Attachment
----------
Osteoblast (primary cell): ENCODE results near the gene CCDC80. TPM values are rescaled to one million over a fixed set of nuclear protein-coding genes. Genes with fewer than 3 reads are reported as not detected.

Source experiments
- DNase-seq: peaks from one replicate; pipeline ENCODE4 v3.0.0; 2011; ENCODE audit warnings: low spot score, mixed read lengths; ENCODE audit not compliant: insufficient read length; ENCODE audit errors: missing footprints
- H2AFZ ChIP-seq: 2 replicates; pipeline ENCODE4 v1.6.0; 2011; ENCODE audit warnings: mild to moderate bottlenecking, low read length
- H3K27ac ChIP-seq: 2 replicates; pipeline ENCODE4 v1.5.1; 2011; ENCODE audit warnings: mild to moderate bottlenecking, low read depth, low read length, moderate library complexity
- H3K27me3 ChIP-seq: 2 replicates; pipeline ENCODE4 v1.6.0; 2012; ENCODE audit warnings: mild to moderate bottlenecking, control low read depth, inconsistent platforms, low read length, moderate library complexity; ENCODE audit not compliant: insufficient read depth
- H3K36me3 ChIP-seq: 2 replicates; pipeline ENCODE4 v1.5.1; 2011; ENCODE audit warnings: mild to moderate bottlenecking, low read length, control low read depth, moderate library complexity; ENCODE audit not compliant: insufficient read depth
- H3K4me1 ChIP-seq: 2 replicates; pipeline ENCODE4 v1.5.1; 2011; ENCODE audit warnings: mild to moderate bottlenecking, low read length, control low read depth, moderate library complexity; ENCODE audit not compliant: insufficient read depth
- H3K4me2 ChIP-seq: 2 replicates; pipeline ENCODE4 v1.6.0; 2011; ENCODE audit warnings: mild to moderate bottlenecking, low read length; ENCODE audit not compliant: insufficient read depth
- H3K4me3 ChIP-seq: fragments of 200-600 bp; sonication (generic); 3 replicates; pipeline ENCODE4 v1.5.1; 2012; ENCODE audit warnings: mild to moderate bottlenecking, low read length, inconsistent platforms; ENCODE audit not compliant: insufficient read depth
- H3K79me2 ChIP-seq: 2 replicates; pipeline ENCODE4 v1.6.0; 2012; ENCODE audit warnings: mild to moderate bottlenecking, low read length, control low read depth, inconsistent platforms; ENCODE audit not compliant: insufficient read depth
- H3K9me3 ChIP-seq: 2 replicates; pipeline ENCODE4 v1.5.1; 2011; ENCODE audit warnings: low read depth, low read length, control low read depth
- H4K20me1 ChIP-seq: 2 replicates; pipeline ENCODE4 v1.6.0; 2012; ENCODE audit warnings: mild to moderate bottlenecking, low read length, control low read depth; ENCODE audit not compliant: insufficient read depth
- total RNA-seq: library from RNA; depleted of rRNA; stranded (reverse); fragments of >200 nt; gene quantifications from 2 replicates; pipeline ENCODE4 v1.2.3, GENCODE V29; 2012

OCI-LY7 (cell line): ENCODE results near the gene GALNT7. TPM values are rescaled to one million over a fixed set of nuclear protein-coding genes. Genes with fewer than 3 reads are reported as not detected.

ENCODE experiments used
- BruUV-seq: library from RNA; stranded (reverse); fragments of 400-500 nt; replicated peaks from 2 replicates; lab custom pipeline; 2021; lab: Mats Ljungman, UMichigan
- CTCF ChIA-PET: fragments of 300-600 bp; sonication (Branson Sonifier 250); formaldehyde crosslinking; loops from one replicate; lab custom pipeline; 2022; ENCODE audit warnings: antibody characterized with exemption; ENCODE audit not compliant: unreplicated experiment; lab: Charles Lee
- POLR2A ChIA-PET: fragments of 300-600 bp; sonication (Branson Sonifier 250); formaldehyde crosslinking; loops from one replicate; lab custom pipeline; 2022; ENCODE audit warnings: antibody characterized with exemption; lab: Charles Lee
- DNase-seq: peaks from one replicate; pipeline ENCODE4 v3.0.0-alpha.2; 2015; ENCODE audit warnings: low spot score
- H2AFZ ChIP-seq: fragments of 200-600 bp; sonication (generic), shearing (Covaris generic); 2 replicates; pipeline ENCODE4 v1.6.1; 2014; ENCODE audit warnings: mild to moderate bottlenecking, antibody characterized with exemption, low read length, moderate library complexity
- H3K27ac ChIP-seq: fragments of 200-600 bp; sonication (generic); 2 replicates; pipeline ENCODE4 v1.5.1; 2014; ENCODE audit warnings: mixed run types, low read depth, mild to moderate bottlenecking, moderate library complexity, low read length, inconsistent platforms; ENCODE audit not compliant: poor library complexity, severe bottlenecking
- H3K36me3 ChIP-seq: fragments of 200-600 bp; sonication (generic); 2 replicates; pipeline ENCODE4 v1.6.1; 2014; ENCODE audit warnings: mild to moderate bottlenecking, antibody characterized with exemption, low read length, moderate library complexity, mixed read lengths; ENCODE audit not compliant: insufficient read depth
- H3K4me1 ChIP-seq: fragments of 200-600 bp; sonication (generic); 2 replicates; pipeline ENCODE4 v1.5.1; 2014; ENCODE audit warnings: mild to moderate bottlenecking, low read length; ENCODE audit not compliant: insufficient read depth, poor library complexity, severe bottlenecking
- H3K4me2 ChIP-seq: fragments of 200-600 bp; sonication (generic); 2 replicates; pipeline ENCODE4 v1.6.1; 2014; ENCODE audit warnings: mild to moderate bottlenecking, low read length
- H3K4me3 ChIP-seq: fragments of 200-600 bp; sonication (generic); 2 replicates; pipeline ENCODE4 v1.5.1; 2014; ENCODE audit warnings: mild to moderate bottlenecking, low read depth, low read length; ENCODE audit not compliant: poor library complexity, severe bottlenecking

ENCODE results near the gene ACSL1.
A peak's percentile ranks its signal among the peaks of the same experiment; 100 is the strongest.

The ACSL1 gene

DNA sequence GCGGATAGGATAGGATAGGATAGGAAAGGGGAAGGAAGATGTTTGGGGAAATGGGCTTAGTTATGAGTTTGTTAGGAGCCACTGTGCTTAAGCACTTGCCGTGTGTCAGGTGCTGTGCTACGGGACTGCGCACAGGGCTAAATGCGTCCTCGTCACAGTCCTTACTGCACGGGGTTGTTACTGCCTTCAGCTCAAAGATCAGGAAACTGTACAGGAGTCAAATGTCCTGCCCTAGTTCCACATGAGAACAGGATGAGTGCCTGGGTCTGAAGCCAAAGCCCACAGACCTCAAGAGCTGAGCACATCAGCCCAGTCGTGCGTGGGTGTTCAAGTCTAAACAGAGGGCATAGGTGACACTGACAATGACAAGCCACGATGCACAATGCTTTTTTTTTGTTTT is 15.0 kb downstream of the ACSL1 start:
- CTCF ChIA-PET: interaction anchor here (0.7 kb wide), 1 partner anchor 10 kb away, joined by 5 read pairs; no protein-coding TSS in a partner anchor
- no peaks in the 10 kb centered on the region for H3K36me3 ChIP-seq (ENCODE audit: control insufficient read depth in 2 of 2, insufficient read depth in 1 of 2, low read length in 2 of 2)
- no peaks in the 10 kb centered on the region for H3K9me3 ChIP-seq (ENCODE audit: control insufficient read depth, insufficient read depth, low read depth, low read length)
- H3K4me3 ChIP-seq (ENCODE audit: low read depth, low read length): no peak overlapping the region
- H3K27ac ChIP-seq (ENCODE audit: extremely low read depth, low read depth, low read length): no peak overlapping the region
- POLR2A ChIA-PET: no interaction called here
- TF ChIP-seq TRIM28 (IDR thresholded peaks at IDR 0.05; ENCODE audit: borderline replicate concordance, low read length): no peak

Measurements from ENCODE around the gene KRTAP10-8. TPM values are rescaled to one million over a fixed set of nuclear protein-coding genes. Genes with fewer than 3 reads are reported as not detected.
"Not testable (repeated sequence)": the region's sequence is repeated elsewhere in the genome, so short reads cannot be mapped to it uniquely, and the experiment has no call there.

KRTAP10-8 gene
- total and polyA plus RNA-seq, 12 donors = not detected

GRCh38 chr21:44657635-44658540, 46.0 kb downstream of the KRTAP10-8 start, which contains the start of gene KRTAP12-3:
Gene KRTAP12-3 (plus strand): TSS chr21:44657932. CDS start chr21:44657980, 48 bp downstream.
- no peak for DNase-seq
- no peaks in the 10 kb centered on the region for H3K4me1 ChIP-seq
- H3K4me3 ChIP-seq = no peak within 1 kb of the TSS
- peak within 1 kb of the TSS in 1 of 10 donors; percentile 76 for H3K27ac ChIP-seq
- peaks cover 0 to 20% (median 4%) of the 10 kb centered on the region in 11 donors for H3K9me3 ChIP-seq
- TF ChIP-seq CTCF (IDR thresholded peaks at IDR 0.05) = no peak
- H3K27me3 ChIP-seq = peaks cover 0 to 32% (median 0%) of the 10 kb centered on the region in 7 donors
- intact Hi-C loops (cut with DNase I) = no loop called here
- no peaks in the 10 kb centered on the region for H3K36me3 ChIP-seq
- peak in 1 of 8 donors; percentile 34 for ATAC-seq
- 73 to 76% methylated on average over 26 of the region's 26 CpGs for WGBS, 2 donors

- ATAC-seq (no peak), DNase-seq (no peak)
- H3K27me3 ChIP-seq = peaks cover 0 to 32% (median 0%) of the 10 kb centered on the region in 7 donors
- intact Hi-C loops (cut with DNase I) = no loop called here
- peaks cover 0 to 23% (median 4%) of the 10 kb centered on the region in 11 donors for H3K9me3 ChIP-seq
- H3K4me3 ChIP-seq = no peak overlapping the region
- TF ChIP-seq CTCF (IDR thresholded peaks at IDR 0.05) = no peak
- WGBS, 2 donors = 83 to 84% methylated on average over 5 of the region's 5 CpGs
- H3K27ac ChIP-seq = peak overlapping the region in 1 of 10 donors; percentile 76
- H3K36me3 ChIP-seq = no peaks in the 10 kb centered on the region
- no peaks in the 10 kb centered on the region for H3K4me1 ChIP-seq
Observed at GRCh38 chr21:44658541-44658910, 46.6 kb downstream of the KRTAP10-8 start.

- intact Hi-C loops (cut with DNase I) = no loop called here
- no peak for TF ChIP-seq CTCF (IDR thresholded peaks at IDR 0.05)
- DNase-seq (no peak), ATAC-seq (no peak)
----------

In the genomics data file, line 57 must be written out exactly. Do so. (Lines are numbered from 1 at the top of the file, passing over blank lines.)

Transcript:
- intact Hi-C loops (cut with DNase I) = no loop called here